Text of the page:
On November 1, after our training sail to Moorea and a day spent provisioning, we departed for Hilo. We had a large crew of 15. Bob Perkins, our captain, is also the director of the Marine Education and Training Center where I have been taking boat fabrication and maintenance courses for the past 2 years. Chadd ‘Onohi Paishon is a pwo navigator and captain from the island of Hawaii and was along for mentoring and teaching of all things Hawaiian. We had 3 watch crews of 4-5 people each. My watch was 2-6 this leg, and I adore this watch as I am up for every sunrise and sunset as well as being able to watch the stars cross the sky in the early morning hours.
Our sail plan was to head north with as much east as possible at the beginning, allowing us a nice downwind run to Hilo as soon as we reached the latitude of Hilo. We did not have very favorable winds the entire trip and struggled a bit to make any progress to the east. The seas were not big, but since they hit the beam it made for a pretty rough trip. We luckily did not encounter the doldrums that you hear about, with no wind at all for days on end. We were able to make good progress every day, and towards the end of the trip were making better distances every day. We had lots of small squalls that tested the steering and sail handling of all the watches, and one very stormy night with nasty winds that caused us to drop all our sails and drift through the night.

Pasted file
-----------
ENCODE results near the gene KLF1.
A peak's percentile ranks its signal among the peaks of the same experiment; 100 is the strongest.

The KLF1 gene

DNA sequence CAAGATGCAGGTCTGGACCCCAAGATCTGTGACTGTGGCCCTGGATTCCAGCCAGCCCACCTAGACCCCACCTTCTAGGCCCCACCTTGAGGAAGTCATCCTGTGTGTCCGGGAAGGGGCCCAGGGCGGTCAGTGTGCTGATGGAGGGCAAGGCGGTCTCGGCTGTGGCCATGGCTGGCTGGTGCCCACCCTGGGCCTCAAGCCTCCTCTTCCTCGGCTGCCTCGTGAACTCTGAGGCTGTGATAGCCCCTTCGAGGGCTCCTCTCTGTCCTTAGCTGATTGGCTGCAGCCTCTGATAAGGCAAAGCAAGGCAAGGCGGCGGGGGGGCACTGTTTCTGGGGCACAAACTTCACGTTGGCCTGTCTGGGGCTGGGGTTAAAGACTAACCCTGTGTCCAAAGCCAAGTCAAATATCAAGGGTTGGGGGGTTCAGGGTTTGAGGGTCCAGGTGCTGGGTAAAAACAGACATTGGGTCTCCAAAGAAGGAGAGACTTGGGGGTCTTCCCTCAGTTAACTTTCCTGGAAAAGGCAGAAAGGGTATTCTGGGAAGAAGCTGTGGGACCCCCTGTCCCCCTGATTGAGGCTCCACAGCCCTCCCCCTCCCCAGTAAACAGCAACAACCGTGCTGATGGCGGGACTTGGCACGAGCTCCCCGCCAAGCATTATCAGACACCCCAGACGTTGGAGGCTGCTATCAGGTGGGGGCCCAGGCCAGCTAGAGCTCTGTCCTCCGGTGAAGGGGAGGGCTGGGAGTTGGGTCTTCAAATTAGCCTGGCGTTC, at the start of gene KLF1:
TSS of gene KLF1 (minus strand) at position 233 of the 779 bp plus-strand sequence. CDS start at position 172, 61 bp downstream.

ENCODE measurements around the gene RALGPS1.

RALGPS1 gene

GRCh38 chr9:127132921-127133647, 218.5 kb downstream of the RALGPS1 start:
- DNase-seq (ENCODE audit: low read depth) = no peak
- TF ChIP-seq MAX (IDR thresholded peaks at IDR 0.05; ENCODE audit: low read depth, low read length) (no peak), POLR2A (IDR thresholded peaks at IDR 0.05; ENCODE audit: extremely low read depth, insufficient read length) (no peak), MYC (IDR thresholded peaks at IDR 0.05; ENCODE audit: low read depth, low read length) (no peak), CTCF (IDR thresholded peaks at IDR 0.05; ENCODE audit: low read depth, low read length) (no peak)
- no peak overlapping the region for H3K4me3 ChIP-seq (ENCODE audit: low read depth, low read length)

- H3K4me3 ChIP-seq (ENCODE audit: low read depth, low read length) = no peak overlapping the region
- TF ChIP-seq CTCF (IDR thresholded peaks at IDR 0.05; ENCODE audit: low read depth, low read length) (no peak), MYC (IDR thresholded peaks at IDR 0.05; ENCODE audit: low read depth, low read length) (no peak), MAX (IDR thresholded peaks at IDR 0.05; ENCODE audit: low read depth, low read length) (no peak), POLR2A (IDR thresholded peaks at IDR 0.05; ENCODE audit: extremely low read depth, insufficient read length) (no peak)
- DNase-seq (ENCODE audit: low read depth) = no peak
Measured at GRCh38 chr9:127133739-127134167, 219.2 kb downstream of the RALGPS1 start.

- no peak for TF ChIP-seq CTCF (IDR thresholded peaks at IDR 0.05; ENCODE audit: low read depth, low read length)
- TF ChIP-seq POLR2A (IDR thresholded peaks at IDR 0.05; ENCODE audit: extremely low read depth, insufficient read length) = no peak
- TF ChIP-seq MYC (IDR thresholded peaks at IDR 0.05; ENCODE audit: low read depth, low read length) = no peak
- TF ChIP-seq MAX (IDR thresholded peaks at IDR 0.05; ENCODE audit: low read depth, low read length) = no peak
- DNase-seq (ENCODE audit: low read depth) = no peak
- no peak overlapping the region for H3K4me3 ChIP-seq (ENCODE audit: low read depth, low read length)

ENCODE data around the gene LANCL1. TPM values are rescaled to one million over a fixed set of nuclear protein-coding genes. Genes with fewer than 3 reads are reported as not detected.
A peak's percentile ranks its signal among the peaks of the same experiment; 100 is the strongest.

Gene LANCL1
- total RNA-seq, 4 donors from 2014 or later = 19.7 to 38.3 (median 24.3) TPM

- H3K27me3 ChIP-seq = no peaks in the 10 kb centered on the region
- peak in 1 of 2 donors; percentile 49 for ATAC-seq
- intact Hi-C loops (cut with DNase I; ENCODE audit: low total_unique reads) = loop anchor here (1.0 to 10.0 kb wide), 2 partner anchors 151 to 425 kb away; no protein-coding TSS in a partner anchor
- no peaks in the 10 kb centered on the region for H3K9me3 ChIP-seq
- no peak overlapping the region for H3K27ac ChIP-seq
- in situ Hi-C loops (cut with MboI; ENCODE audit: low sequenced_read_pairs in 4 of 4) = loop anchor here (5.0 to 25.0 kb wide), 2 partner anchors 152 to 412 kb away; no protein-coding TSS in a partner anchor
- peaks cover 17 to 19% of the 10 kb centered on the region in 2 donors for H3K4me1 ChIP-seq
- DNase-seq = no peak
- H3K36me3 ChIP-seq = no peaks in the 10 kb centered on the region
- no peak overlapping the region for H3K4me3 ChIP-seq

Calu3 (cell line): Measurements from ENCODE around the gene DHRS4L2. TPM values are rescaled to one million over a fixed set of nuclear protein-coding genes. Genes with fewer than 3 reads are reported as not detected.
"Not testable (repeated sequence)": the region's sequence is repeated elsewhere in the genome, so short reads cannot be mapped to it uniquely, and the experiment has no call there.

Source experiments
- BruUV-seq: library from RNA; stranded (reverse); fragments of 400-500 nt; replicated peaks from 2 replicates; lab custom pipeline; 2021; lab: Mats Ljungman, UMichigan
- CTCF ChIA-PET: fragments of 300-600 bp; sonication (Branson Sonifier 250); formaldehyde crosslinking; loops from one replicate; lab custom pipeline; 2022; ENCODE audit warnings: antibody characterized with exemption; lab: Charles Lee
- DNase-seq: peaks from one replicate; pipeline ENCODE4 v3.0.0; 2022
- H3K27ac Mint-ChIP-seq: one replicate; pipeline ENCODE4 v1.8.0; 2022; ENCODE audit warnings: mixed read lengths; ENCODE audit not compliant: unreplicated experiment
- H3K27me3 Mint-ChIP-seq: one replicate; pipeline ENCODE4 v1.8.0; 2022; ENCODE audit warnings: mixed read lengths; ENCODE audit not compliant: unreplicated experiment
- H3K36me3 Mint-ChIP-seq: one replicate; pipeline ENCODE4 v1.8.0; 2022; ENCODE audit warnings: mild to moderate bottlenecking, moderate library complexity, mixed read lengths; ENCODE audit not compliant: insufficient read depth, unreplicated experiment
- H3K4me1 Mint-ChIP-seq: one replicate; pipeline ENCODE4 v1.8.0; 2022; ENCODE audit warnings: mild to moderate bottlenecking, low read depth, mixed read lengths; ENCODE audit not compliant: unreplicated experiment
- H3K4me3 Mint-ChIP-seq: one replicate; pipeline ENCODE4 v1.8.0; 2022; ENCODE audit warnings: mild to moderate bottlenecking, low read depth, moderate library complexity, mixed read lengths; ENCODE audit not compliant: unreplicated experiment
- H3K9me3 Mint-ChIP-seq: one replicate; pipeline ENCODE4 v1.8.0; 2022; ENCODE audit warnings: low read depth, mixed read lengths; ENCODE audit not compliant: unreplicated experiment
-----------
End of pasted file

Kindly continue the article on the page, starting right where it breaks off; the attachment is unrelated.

Life on the canoe becomes a routine. Up for your watch, sleep when you are tired, and find things to help with when you are not on watch and not asleep. I took on the kuleana of helping Keli with prep for meals as she was the cook for our leg. I spent about 4 hours a day cutting up fruit for most of the voyage. Nice thing was that you get to snack while you are helping! Keala caught an amazing number of fish, and we had fresh fish most days. We actually had to ask him not to fish a few days when we were ready for a change!
We had a good bit of rain, and didn’t have any dry days for the middle half of the sail. We played a lot of ‘name that star’ while on watch at night as the heavy clouds would part just long enough for different constellations to be visible. It provided an amazing opportunity to learn the sky– it is pretty rare that I am up from 2-6 any morning, especially with time to look at the stars! We had GPS to use for navigation, but whenever possible we used stars, the wind direction, and the swell direction to keep our line when steering.
A big event for most of us was crossing the Equator via water for the first time. We had a nice crossing ceremony, observing both western and Hawaiian traditions. And Keli made a cake to commemorate!
A good portion of our crew were on their first voyage, and several had to get passports for the first time in order to go. We learned a lot from each other, and a lot about each other. After 6+ weeks away for a few of us, it was really good to get home to our families (feline and human!).